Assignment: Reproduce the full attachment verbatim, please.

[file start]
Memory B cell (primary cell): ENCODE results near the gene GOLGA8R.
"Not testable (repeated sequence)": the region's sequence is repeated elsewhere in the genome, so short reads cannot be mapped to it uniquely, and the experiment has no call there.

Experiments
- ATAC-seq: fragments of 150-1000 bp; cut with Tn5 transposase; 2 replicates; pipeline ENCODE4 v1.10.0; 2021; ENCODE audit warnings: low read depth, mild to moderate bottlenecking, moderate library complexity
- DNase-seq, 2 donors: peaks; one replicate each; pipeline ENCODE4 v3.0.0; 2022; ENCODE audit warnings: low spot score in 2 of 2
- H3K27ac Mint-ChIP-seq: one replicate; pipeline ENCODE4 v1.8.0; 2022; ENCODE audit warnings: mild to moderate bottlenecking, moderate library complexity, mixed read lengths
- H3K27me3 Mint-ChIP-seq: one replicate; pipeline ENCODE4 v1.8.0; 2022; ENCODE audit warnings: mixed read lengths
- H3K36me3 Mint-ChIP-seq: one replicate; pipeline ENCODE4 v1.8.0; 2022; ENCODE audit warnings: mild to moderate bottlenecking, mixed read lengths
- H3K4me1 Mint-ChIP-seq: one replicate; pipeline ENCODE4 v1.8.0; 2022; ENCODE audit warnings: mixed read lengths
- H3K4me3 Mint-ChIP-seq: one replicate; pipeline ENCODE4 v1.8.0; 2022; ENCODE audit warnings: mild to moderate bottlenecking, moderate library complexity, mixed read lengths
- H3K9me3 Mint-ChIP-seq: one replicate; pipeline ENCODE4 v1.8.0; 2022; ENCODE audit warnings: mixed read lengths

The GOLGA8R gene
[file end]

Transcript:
Memory B cell (primary cell): ENCODE results near the gene GOLGA8R.
"Not testable (repeated sequence)": the region's sequence is repeated elsewhere in the genome, so short reads cannot be mapped to it uniquely, and the experiment has no call there.

Experiments
- ATAC-seq: fragments of 150-1000 bp; cut with Tn5 transposase; 2 replicates; pipeline ENCODE4 v1.10.0; 2021; ENCODE audit warnings: low read depth, mild to moderate bottlenecking, moderate library complexity
- DNase-seq, 2 donors: peaks; one replicate each; pipeline ENCODE4 v3.0.0; 2022; ENCODE audit warnings: low spot score in 2 of 2
- H3K27ac Mint-ChIP-seq: one replicate; pipeline ENCODE4 v1.8.0; 2022; ENCODE audit warnings: mild to moderate bottlenecking, moderate library complexity, mixed read lengths
- H3K27me3 Mint-ChIP-seq: one replicate; pipeline ENCODE4 v1.8.0; 2022; ENCODE audit warnings: mixed read lengths
- H3K36me3 Mint-ChIP-seq: one replicate; pipeline ENCODE4 v1.8.0; 2022; ENCODE audit warnings: mild to moderate bottlenecking, mixed read lengths
- H3K4me1 Mint-ChIP-seq: one replicate; pipeline ENCODE4 v1.8.0; 2022; ENCODE audit warnings: mixed read lengths
- H3K4me3 Mint-ChIP-seq: one replicate; pipeline ENCODE4 v1.8.0; 2022; ENCODE audit warnings: mild to moderate bottlenecking, moderate library complexity, mixed read lengths
- H3K9me3 Mint-ChIP-seq: one replicate; pipeline ENCODE4 v1.8.0; 2022; ENCODE audit warnings: mixed read lengths

The GOLGA8R gene